In the Treasury, soon to be renamed Micawber House, it’s been a very pleasant start to the year. Despite unhelpful mumblings from the usual quarters about a triple–dip, the spotlight has moved away, and for the first time for a long time, Gideon has been able to come out from behind his desk. And joy of joys, the cunning plan, the great distraction, seems to be working! Not a day goes by without some mention of ‘the great leader’s’ long-awaited speech on Europe – which has been put off more times than a Berlusconi trial. Meanwhile the country slips ever nearer to the edge of the precipice.
Yet again the clown Cash and his eurosceptic cohorts have managed to get Britain’s membership of the EU to the top of the agenda. Not your agenda or my agenda or even the coalition’s agenda, but to their agenda. Yet again Britain is seen to be mithering on the sidelines about Europe. It’s boring, the timing stinks and this ridiculous charade is going to be very costly in terms of inward investment and jobs. Does Dave care? Not really, you see he’s completely lost. He hasn’t a clue what to do. Any distraction to get people’s attention away from Britain’s dire economic straits and his inability to do anything about it, even one as potentially dangerous as this which could prove to be fatal, is manna from heaven. He’s going to milk this one for as long as he can until ‘something turns up’.
What is sad about this whole argument about Europe is that too many of our politicians – mostly Tories, can’t see beyond the end of their noses. They wouldn’t recognise a ‘big idea’ if it hit them in the face. Europe is a ‘big idea’, a very big idea. It’s far from perfect, but like all big ideas it has to be worked on, patiently and diligently. It has to be allowed to evolve and to grow. There will be growing pains. The Euro crisis is such a pain, but out of it will come a stronger and more unified Europe. This is an evolutionary process that will take generations to perfect.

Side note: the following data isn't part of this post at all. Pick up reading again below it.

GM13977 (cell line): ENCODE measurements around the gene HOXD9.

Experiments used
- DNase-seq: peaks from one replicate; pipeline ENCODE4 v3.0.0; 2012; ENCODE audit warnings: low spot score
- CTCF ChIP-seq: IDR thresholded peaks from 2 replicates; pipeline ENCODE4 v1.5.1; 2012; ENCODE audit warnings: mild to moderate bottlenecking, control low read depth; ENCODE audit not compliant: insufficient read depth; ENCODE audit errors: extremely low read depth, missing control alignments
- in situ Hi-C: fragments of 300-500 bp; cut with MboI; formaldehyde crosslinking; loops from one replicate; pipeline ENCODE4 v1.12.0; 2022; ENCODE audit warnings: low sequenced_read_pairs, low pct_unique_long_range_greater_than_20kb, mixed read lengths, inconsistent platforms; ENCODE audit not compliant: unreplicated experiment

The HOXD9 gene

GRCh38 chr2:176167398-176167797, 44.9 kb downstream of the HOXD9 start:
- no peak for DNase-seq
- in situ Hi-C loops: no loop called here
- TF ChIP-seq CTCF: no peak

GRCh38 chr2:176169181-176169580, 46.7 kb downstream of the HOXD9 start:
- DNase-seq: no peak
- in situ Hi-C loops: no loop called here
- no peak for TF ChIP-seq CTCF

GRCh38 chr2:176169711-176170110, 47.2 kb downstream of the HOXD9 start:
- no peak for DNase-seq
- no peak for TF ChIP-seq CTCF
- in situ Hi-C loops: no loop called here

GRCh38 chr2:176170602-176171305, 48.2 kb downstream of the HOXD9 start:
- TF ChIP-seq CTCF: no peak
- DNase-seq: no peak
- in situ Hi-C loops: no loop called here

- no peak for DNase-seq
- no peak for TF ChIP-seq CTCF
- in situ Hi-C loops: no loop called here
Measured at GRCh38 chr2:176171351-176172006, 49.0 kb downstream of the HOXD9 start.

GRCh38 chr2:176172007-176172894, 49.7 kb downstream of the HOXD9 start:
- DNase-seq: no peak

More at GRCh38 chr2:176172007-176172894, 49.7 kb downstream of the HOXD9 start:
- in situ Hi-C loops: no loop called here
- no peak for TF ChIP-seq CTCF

What the European ‘big idea’ does not need is narrow-minded ‘little Englanders’ carping on the sidelines about the restoration powers and using EU membership as a political plaything. What the European big idea needs is total commitment and involvement. What it would benefit from most is strong British leadership – from within.
Members of the Eurozone already recognise that with closer fiscal union there will have to be allowances made for those not a part of the Eurozone. These arrangements will need to be negotiated and there will be ‘powers’ that will be returned or amended. But what is not needed right now is for Britain to derail crisis negotiations by threatening that unless ‘powers’ are restored to Westminster, it will use its veto. It makes Britain look stupid and weak. What Britain does not need is a Prime Minister who is not prepared to stand up to his back benchers or one who refuses to put the best interests of the country before the interests of his party.
The Americans and major European leaders have made their position clear. They want Britain in Europe and playing a full part. And let’s be clear, Britain outside Europe would be heading for Third World status within a generation. The so-called ‘special relationship’ with the US would be in the trash can, Frankfurt would be the financial capital of Europe, inward foreign investment would dry up and companies would up-sticks and leave Britain: and we definitely wouldn’t have a place on the UN Security Council. In a word – disaster.
So, on Wednesday David Cameron has an opportunity to reaffirm Britain’s place at the heart of Europe or risk agreeing to what will inevitably become an in-out referendum on EU membership.
Will this well choreographed distraction prove fatal to Britain’s best interests? After his speech will Cameron be regarded as a bold, strong leader, or a fool? He’s already made himself look foolish on the world stage. He’s got some work to do to change that perception. I’m not holding my breath.